3.8. DC system modules DC auxiliary power systems play a critical role in power engineering stations control and for providing backup power in emergency situations. Due to its inherent reliability, battery supplied DC power is the last chance of the electrical source for powering essential services in the event of AC power failure. Table 8 shows that package numbers (1), (4) and (6) are the only packages that have DC system modules and are equal. 3.9. Other modules Table 9 shows other modules, which are very important in power system operation and control. It is shown in the table that: 1. Software package number (8) is the only package that contains the module of state estimation. 2. Software package number (1) is the only one that has motor torque simulation module. 3. Software package number (4) has highest number of other modules. 3.10. Software and hardware requirements Software package number (7) requires microcomputer SUN 4-60 workstations, while software package number (13) requires VAX 8800 microcomputer. The rest of the packages require PC with varying minimum requirements, such as 486-PC, VGA, Windows-95, 1 MB-HD, and 1MB Memory. The maximum requirements are 350 MHz-PII, VGA, Windows NT, 128 MB-RAM, and 8 GB-HD. Table 10 shows the hardware requirements for each

804 Table 7 Industrial applications modules Modules

E.S. Ibrahim / Electrical Power and Energy Systems 24 (2002) 799805

Identication number of the software package 1 2 3 X 4 5 6 X X X X X X X 7 8 9 10 11 12 13

Cable ampacity calculation Bare wire sizing Transformer sizing Generator sizing Cable pulling Raceways and cable tray analysis Power factor correction Robotic and resistant welders calculations Overhead line electrical constants Transmission line sag and tension Total number Table 8 DC System modules Modules

X X X X X X X X X X 10

Identication number of the software package 1 2 3 4 X X X 3 5 6 X X X 3 7 8 9 10 11 12 13

Load ow Short circuit Battery sizing Total number

X X X 3

2. Software package number (6) has highest number of modules as shown in Table 10. 3. Some software packages have unique features as shown in Table 10 and explained in the previous subsections. Software package number (6) has highest number of unique features. 4. In Table 10 and corresponding to user friendly, two grades Fair (F) and Good (G) are denoted for the attractiveness and capability of interactive user interface.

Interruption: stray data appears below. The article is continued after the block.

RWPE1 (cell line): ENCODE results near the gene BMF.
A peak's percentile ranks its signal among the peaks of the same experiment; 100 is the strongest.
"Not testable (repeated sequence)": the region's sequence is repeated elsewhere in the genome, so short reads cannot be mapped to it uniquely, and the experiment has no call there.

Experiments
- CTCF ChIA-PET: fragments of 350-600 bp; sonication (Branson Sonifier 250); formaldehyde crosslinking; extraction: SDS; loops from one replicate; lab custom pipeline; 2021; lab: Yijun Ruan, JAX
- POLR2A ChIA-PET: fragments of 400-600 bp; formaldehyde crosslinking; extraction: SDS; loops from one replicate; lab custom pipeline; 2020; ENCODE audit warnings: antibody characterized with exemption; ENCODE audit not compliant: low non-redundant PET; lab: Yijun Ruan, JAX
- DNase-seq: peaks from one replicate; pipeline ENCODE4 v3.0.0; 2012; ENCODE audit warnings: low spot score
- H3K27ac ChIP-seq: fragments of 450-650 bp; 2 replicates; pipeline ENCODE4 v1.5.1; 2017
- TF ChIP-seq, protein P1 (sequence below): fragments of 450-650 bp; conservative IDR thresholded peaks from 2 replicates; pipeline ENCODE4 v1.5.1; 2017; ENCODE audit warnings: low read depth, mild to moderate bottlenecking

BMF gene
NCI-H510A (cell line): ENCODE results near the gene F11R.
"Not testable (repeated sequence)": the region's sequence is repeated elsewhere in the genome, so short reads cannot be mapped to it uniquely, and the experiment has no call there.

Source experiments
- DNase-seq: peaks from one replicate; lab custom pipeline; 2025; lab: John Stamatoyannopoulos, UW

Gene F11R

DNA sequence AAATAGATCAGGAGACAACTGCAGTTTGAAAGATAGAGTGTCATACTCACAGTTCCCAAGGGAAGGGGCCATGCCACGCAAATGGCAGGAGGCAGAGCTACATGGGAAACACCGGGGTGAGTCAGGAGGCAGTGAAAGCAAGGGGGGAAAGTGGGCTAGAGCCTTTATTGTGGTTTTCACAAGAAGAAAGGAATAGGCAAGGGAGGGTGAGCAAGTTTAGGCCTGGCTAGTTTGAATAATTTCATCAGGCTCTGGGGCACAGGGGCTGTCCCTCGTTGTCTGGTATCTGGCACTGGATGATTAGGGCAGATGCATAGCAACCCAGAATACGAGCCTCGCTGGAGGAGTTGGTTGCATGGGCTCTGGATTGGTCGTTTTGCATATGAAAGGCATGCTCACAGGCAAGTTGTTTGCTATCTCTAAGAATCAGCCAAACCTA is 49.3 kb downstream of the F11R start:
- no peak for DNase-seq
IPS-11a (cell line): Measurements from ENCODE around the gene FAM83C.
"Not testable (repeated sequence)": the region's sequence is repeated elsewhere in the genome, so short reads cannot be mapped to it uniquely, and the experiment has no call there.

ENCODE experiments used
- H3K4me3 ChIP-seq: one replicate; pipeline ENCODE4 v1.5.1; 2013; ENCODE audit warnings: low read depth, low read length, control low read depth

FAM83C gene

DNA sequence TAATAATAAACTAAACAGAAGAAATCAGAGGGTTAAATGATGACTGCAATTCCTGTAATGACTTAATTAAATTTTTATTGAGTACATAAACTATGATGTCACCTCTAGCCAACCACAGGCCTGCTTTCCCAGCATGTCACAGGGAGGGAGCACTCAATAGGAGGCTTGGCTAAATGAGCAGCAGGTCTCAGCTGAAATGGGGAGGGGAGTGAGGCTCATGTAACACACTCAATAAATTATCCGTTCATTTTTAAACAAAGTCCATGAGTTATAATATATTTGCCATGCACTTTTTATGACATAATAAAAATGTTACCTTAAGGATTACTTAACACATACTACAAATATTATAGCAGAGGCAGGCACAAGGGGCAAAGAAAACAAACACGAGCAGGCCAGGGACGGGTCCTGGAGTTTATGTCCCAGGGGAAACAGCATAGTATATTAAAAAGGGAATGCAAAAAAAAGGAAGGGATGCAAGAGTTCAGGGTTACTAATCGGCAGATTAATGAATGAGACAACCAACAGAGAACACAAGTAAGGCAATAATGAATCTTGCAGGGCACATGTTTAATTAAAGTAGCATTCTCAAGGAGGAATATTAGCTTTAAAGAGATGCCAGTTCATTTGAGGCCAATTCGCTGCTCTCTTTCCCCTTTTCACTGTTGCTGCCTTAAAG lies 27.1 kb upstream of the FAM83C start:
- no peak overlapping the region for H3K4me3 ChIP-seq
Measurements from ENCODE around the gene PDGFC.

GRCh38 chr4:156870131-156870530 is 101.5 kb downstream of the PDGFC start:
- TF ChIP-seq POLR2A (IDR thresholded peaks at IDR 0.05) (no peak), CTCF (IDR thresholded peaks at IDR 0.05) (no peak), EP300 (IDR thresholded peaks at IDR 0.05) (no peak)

package where symbol `P' denotes for the personnel computer and `M' denotes for microcomputer (VAX, SUN,) 3.11. Comments 1. There is no package that may have all the features and exibility that one wants for education, research work and industrial applications.
Table 9 Other modules Modules

4. Conclusions 1. As a result of rapid advances in computer hardware and software, computer-based power system educational tools have grown from very simple implementations, providing the user with little more than a stream of numerical outputs, to very detailed representations of

Identication number of the software package 1 2 X 3 4 X X X X X X X 1 3 X X X X X 9 1 X 5 6 X 7 X X 8 X X X X X 9 10 11 12 13 X

Load forecasting Economic dispatch Unit commitment SCADA interfacing State estimation Hydraulic system analysis Protective device coordination Reliability analysis Motor torque simul. Motor starting Motor parameter estimation Total number

X X

X X X X X 7

X X X X 5

X X X

E.S. Ibrahim / Electrical Power and Energy Systems 24 (2002) 799805 Table 10 Software packages comparison Modules Identication number of the software package 1 Total no. of modules Software and hardware requirements Unique features User friendly 37 P 4 G 2 8 P 1 G 3 20 P G 4 31 P 4 G 5 8 P F 6 40 P 9 G 7 6 M 2 F 8 6 P F 9 5 P F 10 12 P 8 G 11 15 P G 12 1 P F

805

13 8 M G

the power system with an extensive graphical user interface. 2. Various large-scale software packages for teaching design, analysis, and operation of power systems are in wide use. It was shown that every software package has its own advantages and shortcomings. A software package available to one user may not have all the features and exibility that another user needs. However, there is no one package that may have all the features and exibility that one wants for education, research work and industrial applications. 3. The availability of the power system analysis and design software packages has extended classroom capabilities and enhanced student interest in power engineering courses. The software package has allowed the students to work on more difcult and realistic problems and make it an innovative tool in the learning process. 4. The software packages become very attractive and user friendly if the majority of steps required to run the program are handled by the graphical user interface. The engineering and pedagogical process is greatly enhanced when the simulation results are displayed graphically rather than as data les. The interaction between the user and the software is an important aspect for power engineering design, teaching, and research. At any stage, the user should be able to decide interactively, on the next step in the simulation process based on the results obtained thus far. References